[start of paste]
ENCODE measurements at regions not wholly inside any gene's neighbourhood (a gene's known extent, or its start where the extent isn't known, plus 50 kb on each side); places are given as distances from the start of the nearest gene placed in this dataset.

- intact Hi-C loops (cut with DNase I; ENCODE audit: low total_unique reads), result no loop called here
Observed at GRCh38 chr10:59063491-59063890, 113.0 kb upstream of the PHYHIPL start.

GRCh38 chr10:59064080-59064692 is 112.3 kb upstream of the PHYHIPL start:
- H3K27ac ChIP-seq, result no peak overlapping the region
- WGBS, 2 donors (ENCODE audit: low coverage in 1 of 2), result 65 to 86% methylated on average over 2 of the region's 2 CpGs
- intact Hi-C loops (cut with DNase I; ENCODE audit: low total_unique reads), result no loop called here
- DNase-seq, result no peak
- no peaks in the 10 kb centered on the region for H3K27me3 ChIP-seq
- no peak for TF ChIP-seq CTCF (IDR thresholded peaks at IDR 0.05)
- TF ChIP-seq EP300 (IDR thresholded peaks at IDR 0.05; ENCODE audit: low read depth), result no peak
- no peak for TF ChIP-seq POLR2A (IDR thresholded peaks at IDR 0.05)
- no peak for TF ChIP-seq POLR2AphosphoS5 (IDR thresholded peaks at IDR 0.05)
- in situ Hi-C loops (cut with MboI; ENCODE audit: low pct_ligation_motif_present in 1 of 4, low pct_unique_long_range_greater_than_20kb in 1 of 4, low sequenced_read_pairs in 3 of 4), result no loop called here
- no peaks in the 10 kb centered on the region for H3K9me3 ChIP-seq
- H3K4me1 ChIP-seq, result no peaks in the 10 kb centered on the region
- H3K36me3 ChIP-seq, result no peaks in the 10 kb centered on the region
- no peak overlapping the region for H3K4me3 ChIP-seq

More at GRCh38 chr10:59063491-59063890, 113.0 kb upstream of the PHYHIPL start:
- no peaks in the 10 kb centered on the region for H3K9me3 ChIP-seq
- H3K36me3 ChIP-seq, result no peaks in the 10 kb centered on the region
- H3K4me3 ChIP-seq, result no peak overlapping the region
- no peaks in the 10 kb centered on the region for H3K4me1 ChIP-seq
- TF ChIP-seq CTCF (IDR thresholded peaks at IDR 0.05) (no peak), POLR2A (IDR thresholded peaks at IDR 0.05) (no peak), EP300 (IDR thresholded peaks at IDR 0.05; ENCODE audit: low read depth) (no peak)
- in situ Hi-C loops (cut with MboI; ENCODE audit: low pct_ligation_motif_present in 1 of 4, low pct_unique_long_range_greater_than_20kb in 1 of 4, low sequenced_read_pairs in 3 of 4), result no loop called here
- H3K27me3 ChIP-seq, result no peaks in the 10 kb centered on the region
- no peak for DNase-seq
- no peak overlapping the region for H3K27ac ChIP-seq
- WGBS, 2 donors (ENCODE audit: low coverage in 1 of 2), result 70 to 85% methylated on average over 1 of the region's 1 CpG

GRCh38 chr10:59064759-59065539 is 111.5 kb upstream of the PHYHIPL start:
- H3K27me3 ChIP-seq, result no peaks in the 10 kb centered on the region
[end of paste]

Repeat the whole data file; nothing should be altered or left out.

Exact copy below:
ENCODE measurements at regions not wholly inside any gene's neighbourhood (a gene's known extent, or its start where the extent isn't known, plus 50 kb on each side); places are given as distances from the start of the nearest gene placed in this dataset.

- intact Hi-C loops (cut with DNase I; ENCODE audit: low total_unique reads), result no loop called here
Observed at GRCh38 chr10:59063491-59063890, 113.0 kb upstream of the PHYHIPL start.

GRCh38 chr10:59064080-59064692 is 112.3 kb upstream of the PHYHIPL start:
- H3K27ac ChIP-seq, result no peak overlapping the region
- WGBS, 2 donors (ENCODE audit: low coverage in 1 of 2), result 65 to 86% methylated on average over 2 of the region's 2 CpGs
- intact Hi-C loops (cut with DNase I; ENCODE audit: low total_unique reads), result no loop called here
- DNase-seq, result no peak
- no peaks in the 10 kb centered on the region for H3K27me3 ChIP-seq
- no peak for TF ChIP-seq CTCF (IDR thresholded peaks at IDR 0.05)
- TF ChIP-seq EP300 (IDR thresholded peaks at IDR 0.05; ENCODE audit: low read depth), result no peak
- no peak for TF ChIP-seq POLR2A (IDR thresholded peaks at IDR 0.05)
- no peak for TF ChIP-seq POLR2AphosphoS5 (IDR thresholded peaks at IDR 0.05)
- in situ Hi-C loops (cut with MboI; ENCODE audit: low pct_ligation_motif_present in 1 of 4, low pct_unique_long_range_greater_than_20kb in 1 of 4, low sequenced_read_pairs in 3 of 4), result no loop called here
- no peaks in the 10 kb centered on the region for H3K9me3 ChIP-seq
- H3K4me1 ChIP-seq, result no peaks in the 10 kb centered on the region
- H3K36me3 ChIP-seq, result no peaks in the 10 kb centered on the region
- no peak overlapping the region for H3K4me3 ChIP-seq

More at GRCh38 chr10:59063491-59063890, 113.0 kb upstream of the PHYHIPL start:
- no peaks in the 10 kb centered on the region for H3K9me3 ChIP-seq
- H3K36me3 ChIP-seq, result no peaks in the 10 kb centered on the region
- H3K4me3 ChIP-seq, result no peak overlapping the region
- no peaks in the 10 kb centered on the region for H3K4me1 ChIP-seq
- TF ChIP-seq CTCF (IDR thresholded peaks at IDR 0.05) (no peak), POLR2A (IDR thresholded peaks at IDR 0.05) (no peak), EP300 (IDR thresholded peaks at IDR 0.05; ENCODE audit: low read depth) (no peak)
- in situ Hi-C loops (cut with MboI; ENCODE audit: low pct_ligation_motif_present in 1 of 4, low pct_unique_long_range_greater_than_20kb in 1 of 4, low sequenced_read_pairs in 3 of 4), result no loop called here
- H3K27me3 ChIP-seq, result no peaks in the 10 kb centered on the region
- no peak for DNase-seq
- no peak overlapping the region for H3K27ac ChIP-seq
- WGBS, 2 donors (ENCODE audit: low coverage in 1 of 2), result 70 to 85% methylated on average over 1 of the region's 1 CpG

GRCh38 chr10:59064759-59065539 is 111.5 kb upstream of the PHYHIPL start:
- H3K27me3 ChIP-seq, result no peaks in the 10 kb centered on the region